In a widely expected move, the Food and Drug Administration has expanded its emergency use authorization for Pfizer (PFE 0.11%) and BioNTech's (BNTX 2.23%) COVID-19 vaccine to include people as young as 12 years old.

The widened authorization for BNT162b2 was based on the ability of the vaccine to induce the production of COVID-19 antibodies; the levels of antibodies it generated in clinical trial participants ages 12 through 15 were at least as good as the antibody levels in participants in the 16-to-25 age range.

Those antibodies appear to protect patients from being infected by the coronavirus.

Measured starting one week after they received their second doses of BNT162b2, none of the 1,005 adolescents who were inoculated developed COVID-19. Among the 978 trial participants who received placebo shots, there were 16 cases of COVID-19. That equates to a finding of 100% protection, although the numbers in the study were relatively small.

Healthcare worker giving an injection into the shoulder of a patient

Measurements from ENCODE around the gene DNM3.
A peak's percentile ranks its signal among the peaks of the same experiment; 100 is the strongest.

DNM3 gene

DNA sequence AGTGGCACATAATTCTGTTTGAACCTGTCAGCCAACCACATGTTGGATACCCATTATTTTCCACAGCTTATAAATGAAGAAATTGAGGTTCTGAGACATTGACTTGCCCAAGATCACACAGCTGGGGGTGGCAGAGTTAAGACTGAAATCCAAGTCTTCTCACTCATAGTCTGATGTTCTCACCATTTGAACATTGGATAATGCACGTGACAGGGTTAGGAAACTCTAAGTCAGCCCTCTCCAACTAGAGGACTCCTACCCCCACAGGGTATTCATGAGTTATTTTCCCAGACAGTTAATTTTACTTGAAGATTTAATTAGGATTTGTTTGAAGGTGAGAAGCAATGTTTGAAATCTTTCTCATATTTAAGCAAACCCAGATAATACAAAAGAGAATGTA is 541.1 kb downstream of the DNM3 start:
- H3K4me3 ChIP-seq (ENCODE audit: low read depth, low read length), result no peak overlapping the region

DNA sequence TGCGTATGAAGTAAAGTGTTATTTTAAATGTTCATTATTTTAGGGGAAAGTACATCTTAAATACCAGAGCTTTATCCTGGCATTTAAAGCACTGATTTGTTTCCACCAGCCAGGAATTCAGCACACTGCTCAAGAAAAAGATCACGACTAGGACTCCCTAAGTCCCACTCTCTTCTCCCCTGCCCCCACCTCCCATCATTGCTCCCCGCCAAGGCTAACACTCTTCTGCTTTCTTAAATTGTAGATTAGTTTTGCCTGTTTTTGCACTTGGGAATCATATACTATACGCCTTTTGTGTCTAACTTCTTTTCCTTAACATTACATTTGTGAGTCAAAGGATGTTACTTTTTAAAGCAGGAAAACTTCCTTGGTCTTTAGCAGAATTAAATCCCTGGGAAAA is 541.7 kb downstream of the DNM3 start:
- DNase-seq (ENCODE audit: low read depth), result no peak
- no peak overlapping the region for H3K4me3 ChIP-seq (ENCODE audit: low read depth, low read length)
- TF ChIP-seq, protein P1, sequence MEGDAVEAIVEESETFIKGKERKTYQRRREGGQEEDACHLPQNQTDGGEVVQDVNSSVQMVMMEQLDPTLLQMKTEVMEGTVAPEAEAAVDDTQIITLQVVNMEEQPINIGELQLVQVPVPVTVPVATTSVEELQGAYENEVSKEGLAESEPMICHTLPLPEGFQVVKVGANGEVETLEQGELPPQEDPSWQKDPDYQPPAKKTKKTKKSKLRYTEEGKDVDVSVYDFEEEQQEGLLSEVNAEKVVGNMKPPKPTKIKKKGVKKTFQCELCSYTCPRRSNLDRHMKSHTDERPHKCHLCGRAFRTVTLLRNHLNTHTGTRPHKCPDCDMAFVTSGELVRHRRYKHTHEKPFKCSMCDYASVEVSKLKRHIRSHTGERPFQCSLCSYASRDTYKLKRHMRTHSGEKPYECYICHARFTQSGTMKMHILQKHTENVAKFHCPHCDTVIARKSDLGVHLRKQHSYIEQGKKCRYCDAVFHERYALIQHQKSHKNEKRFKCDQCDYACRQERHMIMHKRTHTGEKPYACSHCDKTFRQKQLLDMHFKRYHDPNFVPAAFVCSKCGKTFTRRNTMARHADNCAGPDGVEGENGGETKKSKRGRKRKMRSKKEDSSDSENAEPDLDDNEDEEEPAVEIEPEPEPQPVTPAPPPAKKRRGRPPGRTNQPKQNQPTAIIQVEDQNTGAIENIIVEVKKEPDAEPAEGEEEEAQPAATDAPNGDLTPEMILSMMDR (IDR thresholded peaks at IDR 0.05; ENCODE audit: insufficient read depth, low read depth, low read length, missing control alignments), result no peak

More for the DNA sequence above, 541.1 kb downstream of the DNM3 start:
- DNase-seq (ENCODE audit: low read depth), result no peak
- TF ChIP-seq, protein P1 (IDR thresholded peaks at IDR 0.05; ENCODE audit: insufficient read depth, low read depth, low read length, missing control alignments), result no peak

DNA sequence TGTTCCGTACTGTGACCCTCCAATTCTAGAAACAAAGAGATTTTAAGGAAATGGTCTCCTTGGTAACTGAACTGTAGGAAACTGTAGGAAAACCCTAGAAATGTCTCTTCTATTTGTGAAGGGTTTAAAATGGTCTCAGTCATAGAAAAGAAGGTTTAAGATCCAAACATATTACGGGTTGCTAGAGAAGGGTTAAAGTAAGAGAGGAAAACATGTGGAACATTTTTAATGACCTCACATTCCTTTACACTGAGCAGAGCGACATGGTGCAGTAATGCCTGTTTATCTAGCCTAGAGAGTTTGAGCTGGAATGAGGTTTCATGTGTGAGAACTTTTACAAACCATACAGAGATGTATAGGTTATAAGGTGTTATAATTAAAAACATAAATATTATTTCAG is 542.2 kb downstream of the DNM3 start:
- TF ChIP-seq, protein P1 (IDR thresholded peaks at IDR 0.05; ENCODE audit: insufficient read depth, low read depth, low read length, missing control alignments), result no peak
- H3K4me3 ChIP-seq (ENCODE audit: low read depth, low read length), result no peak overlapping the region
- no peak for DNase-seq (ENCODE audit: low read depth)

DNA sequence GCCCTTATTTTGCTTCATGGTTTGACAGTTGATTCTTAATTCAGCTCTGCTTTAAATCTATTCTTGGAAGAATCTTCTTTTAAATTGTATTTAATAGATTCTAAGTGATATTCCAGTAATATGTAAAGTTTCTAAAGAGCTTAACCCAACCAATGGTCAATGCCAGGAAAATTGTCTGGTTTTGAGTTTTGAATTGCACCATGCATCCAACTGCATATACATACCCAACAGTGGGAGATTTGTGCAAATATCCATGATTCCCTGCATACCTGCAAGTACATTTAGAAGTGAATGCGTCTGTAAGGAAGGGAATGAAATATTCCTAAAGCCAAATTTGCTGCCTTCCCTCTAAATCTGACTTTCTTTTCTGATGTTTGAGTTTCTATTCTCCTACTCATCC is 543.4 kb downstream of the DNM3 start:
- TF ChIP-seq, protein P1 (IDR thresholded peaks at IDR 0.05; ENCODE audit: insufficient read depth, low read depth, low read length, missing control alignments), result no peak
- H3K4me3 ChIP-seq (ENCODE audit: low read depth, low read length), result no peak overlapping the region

Image source: Getty Images.

The side effect profile for the adolescents was similar to that seen in those 16 and older. In both groups, people had more side effects after the second dose than the first dose.

Pfizer and BioNTech beat Moderna (MRNA 3.06%) to the finish line in terms of gaining FDA authorization for their vaccine to be administered to adolescents. However, BNT162b2's period of exclusivity in that demographic, which presumably will only last for a couple of months, isn't likely to be much of a financial advantage. Large sales contracts with the U.S. government are already in place for both mRNA vaccines, so opening the use of BNT162b2 to a wider age group won't increase its sales. Until another vaccine is authorized for adolescents, some of Pfizer's doses will be used for adolescents, and any supply tightening that might cause for the adult demographic will be filled by Moderna's vaccine or Johnson & Johnson's.